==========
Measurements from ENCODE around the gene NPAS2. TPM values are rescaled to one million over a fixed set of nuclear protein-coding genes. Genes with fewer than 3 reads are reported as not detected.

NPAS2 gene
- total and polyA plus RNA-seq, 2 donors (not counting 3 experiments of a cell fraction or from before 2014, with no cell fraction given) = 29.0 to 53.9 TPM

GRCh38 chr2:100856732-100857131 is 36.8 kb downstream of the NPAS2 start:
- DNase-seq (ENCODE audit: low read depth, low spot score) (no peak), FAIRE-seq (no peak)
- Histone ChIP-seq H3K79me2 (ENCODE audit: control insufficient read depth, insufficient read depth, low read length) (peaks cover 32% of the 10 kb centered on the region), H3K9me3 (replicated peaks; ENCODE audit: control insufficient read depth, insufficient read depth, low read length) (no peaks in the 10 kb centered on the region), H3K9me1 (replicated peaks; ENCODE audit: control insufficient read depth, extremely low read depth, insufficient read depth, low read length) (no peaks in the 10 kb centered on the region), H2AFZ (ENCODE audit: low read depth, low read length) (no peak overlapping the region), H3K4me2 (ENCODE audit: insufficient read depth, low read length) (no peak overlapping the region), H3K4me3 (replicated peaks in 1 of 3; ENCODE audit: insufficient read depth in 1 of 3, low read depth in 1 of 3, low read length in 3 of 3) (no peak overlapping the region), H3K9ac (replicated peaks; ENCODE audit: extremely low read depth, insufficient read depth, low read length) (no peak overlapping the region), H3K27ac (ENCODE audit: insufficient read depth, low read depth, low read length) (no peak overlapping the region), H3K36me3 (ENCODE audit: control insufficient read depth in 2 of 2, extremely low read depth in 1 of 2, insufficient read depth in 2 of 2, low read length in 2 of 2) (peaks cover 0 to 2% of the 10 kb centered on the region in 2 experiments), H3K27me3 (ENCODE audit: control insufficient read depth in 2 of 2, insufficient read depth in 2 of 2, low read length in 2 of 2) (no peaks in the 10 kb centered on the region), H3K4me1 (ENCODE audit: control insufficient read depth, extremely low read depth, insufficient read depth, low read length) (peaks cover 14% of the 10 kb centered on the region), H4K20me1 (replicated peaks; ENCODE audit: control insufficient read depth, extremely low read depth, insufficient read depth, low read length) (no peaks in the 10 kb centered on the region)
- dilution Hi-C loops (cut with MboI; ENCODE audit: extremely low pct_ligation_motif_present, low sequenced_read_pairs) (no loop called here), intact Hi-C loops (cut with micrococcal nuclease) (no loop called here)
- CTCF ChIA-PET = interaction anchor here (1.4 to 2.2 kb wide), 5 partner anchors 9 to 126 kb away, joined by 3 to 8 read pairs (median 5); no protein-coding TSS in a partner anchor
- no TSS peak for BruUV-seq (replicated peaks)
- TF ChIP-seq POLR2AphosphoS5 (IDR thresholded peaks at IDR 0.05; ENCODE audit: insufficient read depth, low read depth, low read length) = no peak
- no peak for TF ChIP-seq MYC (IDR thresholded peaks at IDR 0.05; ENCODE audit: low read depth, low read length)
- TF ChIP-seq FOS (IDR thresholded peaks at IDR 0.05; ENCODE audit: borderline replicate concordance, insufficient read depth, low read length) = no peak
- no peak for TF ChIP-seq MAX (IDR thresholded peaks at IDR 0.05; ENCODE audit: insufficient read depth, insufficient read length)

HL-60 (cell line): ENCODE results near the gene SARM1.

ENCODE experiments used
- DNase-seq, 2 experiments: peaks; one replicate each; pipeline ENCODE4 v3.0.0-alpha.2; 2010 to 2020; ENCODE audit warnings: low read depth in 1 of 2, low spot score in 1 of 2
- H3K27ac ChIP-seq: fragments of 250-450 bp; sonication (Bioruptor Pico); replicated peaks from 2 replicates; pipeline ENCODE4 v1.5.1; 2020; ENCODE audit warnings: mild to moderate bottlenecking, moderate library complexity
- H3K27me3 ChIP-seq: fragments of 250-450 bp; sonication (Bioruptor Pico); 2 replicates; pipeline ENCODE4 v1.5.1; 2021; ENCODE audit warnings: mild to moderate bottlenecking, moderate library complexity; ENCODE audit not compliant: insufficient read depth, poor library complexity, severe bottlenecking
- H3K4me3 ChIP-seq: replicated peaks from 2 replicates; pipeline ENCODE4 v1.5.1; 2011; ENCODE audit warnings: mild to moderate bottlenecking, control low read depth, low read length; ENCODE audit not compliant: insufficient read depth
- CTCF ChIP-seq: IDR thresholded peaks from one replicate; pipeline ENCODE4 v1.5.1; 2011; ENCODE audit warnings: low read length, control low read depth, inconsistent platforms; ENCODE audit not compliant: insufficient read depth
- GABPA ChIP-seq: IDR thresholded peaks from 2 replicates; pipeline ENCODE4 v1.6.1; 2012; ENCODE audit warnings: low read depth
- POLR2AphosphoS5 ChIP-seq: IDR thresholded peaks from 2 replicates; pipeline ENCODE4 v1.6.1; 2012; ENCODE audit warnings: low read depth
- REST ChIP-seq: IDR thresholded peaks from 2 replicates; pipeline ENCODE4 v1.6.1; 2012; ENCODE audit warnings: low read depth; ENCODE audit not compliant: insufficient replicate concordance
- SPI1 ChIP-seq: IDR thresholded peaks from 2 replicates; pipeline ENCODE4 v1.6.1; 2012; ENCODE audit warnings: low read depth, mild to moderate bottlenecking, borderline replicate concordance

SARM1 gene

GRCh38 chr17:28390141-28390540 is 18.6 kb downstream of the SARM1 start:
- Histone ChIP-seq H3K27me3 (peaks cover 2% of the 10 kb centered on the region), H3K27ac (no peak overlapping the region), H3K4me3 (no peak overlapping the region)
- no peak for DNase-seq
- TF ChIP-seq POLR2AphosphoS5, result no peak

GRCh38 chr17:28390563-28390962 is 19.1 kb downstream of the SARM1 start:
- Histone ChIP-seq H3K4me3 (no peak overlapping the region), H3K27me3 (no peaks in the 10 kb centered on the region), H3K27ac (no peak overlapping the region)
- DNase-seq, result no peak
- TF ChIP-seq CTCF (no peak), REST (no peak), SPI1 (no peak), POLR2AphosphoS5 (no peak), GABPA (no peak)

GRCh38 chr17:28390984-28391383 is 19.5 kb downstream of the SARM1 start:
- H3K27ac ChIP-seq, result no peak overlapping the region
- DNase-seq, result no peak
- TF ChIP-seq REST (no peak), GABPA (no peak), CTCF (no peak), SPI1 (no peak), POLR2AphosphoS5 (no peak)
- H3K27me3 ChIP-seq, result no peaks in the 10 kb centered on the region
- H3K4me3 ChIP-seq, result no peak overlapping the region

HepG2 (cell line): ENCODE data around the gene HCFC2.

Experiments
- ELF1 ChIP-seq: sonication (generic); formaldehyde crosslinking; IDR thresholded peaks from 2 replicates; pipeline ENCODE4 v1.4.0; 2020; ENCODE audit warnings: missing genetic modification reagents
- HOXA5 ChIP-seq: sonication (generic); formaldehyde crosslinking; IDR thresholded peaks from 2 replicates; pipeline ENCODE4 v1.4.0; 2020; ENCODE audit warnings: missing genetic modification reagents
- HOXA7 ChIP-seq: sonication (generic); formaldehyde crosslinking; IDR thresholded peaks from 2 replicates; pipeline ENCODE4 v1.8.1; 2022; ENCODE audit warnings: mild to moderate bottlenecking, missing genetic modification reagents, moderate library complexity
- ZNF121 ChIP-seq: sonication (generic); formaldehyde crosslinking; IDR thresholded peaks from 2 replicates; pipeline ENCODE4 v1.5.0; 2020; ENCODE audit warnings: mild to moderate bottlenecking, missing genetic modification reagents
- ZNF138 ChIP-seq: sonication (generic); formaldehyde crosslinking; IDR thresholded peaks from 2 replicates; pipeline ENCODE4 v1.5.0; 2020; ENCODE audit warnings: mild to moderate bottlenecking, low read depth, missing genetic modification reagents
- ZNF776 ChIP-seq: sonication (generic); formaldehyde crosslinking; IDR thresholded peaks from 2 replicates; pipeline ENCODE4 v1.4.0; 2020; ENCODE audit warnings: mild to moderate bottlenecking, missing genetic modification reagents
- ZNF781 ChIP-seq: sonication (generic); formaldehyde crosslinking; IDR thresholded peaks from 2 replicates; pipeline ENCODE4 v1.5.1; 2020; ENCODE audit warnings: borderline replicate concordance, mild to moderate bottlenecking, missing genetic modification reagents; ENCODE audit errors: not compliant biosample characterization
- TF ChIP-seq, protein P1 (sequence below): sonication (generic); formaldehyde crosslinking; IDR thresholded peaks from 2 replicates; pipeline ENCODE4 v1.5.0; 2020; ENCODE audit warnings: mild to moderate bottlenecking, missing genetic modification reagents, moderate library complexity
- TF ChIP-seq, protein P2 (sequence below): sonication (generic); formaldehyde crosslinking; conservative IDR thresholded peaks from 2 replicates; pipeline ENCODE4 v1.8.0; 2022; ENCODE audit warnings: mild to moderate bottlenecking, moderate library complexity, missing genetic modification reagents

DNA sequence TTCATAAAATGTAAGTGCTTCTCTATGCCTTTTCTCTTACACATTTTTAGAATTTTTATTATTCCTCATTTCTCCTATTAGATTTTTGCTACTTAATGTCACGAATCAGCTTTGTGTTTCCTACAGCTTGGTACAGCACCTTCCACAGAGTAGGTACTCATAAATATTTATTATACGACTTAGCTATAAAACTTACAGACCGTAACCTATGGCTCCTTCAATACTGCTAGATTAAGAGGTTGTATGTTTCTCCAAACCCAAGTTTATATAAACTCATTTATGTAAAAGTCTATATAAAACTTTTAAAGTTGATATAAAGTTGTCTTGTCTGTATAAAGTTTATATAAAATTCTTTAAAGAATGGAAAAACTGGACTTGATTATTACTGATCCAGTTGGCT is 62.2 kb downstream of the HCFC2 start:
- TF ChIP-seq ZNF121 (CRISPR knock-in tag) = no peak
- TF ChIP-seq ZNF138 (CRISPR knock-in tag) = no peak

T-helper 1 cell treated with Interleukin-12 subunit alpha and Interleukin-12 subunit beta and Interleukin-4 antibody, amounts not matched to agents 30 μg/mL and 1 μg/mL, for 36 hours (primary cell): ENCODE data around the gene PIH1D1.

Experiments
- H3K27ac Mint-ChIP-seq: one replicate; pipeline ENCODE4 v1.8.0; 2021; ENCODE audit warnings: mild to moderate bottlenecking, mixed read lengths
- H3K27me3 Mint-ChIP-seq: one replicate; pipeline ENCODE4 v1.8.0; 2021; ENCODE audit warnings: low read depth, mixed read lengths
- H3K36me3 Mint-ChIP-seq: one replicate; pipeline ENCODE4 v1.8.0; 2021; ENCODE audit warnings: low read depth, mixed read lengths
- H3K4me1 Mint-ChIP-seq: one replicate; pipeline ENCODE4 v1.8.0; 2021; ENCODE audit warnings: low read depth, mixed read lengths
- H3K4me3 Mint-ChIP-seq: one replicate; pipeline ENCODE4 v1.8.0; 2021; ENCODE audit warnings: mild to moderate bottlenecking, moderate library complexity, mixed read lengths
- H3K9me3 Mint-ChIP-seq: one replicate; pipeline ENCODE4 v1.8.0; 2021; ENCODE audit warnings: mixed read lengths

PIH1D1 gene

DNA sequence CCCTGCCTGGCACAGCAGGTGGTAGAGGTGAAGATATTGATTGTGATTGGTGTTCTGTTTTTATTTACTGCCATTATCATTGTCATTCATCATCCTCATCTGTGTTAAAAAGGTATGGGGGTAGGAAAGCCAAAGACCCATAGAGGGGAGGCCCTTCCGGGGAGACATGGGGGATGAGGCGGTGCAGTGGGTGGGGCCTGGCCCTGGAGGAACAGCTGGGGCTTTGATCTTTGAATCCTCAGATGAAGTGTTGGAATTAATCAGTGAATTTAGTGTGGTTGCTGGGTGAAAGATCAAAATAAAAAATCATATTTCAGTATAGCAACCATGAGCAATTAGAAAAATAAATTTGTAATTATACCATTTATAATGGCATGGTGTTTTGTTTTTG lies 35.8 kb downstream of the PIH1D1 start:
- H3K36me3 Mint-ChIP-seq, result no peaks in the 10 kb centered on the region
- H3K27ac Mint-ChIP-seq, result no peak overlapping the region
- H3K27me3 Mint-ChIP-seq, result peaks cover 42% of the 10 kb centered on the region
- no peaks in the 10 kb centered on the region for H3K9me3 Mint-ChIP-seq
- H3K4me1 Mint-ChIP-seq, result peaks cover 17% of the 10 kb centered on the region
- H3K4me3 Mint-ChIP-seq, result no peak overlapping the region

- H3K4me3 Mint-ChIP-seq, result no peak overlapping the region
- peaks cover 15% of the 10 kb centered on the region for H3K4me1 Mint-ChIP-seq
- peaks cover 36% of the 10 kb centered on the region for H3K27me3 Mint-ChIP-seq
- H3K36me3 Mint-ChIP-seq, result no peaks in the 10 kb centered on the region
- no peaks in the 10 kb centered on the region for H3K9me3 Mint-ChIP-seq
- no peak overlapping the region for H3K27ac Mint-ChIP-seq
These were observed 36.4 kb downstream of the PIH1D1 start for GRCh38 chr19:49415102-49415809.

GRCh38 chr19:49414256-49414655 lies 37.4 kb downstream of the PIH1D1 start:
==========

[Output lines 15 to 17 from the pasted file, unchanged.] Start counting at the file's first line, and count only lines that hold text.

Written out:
ENCODE experiments used
- DNase-seq, 2 experiments: peaks; one replicate each; pipeline ENCODE4 v3.0.0-alpha.2; 2010 to 2020; ENCODE audit warnings: low read depth in 1 of 2, low spot score in 1 of 2
- H3K27ac ChIP-seq: fragments of 250-450 bp; sonication (Bioruptor Pico); replicated peaks from 2 replicates; pipeline ENCODE4 v1.5.1; 2020; ENCODE audit warnings: mild to moderate bottlenecking, moderate library complexity